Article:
Self-driving carmakers will have to pry steering wheel from some cold, dead hands

Backers of the tech counter that autonomous auto tech doesn't necessarily mean you'll lose your driving independence

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"There are a lot of people who enjoy driving under the right circumstances, but there's also a lot of driving that's grunt work. Under those circumstances, the challenge is to stay awake and not bump into the cars in front of you," said David Alexander, an analyst at Navigant Research.

More importantly, its backers say autonomous car tech will reduce accidents and enable those who are physically unable to drive today to get behind a wheel - so to speak.

"[Autonomous auto technology] has the potential to change the very nature of vehicle ownership. I believe it will bring independence to people, not take it away," Alexander said.

95 million self-driving cars a year

A Navigant report released this week claimed that by 2035, more than 95 million self-driving cars will be sold worldwide every year. In 2035, sales of autonomous vehicles will represent 75% of all light-duty vehicle sold, the Navigant report states.

Alexander said he's aware of the negative online comments about autonomous cars, but compared them to people that rallied against the automatic transmission in its early days.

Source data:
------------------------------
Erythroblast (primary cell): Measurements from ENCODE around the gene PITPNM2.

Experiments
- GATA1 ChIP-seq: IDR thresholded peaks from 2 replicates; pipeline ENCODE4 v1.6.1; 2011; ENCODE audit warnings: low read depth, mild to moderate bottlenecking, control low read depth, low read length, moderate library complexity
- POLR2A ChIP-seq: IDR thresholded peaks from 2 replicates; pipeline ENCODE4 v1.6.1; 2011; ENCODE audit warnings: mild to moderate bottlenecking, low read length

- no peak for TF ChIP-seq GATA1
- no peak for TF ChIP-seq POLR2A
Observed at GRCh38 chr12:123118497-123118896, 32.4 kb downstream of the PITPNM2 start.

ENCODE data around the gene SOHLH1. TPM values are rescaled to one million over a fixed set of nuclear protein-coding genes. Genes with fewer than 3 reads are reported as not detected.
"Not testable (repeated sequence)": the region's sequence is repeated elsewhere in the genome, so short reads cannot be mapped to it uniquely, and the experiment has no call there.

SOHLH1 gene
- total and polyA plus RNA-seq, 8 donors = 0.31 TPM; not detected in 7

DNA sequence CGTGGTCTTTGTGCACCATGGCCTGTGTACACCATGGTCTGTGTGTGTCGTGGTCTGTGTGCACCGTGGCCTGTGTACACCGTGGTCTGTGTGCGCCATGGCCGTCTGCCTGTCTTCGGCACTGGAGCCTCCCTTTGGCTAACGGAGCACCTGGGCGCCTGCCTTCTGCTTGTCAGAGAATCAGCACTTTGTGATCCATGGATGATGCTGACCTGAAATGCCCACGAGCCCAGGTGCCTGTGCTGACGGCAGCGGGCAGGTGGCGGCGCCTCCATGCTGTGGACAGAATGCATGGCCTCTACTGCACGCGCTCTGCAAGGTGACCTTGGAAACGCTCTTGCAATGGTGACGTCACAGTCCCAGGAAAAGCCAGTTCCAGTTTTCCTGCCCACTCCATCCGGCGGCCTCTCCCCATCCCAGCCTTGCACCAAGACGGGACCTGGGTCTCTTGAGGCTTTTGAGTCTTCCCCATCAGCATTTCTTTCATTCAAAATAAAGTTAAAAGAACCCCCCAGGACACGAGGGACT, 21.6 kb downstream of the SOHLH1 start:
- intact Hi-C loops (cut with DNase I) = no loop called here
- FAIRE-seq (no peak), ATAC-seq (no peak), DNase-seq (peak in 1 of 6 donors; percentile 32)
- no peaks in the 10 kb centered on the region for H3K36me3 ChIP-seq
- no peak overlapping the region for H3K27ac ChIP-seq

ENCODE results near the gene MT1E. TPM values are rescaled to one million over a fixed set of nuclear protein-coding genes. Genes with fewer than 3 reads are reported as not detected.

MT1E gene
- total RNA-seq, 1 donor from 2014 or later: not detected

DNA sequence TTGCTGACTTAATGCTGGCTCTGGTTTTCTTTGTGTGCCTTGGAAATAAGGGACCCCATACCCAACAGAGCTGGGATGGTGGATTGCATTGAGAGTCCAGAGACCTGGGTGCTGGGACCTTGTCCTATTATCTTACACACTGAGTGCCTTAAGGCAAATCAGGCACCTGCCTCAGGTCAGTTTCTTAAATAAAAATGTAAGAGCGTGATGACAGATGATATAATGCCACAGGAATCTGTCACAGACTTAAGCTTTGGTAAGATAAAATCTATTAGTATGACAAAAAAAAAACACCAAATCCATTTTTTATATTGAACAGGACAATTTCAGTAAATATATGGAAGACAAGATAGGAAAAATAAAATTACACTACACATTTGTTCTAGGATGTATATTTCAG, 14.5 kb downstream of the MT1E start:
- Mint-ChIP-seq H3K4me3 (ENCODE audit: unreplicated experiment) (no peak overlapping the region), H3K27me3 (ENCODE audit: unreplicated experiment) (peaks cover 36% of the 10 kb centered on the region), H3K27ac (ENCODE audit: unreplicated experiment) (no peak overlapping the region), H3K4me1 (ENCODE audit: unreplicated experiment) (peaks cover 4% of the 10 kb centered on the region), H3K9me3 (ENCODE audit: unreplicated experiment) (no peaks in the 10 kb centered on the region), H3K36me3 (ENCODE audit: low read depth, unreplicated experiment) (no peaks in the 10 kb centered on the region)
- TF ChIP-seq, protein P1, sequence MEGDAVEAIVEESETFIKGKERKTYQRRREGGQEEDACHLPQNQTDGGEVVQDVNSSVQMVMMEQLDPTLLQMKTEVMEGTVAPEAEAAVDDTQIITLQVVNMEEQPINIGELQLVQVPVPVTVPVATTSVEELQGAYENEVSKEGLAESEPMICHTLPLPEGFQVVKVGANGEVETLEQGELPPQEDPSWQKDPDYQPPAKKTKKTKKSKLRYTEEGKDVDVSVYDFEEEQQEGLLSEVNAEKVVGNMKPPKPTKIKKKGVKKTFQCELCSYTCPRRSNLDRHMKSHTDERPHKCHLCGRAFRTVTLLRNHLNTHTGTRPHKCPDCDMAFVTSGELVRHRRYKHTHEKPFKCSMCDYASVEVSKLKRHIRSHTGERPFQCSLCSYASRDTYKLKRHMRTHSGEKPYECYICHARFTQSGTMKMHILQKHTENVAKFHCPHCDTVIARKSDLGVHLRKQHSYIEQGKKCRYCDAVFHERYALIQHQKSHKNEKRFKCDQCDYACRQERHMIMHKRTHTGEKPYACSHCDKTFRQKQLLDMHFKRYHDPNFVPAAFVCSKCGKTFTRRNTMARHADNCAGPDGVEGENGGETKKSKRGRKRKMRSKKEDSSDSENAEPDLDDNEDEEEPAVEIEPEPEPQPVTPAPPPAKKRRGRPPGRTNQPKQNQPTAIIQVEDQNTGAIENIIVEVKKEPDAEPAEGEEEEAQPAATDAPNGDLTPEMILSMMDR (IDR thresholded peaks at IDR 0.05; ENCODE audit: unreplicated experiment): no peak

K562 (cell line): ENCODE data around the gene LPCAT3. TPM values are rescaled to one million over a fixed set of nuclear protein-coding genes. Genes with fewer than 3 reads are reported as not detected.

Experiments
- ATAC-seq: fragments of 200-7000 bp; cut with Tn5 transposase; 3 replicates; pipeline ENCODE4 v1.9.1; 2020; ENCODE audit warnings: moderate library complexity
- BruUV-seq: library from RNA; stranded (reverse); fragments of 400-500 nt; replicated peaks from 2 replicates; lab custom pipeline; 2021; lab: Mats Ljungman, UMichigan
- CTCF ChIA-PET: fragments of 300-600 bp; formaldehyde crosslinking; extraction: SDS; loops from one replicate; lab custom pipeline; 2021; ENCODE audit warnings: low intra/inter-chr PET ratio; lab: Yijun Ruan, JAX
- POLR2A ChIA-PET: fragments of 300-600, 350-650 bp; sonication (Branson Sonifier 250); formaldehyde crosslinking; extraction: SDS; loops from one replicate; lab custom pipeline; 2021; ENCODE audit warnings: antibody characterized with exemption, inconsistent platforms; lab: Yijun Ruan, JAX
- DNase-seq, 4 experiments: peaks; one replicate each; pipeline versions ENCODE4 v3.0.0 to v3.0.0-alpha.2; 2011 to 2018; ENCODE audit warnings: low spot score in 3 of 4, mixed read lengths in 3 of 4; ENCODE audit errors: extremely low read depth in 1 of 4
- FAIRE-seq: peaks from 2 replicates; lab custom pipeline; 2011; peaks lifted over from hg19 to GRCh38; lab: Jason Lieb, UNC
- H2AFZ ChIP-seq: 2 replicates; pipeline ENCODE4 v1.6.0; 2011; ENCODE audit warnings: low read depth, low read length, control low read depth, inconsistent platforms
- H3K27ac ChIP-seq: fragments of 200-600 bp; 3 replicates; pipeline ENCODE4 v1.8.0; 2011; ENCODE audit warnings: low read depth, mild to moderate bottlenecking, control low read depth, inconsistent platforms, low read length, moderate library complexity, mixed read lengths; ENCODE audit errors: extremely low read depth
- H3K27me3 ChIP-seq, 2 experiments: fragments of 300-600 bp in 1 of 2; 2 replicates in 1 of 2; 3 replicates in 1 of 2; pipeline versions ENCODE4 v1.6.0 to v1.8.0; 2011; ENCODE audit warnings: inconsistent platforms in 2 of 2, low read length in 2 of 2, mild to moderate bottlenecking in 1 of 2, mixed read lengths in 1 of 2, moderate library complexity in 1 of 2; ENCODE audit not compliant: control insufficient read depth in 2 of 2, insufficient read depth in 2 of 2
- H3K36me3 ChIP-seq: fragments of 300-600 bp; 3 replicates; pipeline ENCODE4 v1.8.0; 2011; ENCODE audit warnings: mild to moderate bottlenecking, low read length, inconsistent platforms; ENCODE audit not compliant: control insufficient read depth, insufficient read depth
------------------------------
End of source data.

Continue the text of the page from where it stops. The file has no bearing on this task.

The public view of automated cars, Alexander said, suffers from misperceptions.

For example, if a driver wants to take the wheel, they'll likely be able to disable the automated function. Also, many technologies now in development are aimed more at offering assistance to drivers, not fully automating vehicles.

Today, there are predictive emergency braking, adaptive cruise control and lane departure warning systems that act to assist drivers for safety, but do not take away a person's ability to control the overall driver experience.

"What's important to understand is the definition of autonomous vehicle," Alexander said. "It's an autonomous functionality available in the car. It's not going to mean the cars will be completely automatic and you're not going to be able to do anything. It's a bit like having cruise control in the car, but not everybody uses them."

Lucas Mearian covers storage, disaster recovery and business continuity, financial services infrastructure and health care IT for Computerworld. Follow Lucas on Twitter at @lucasmearian, or subscribe to Lucas's RSS feed . His email address is

Copyright © 2013 IDG Communications, Inc.

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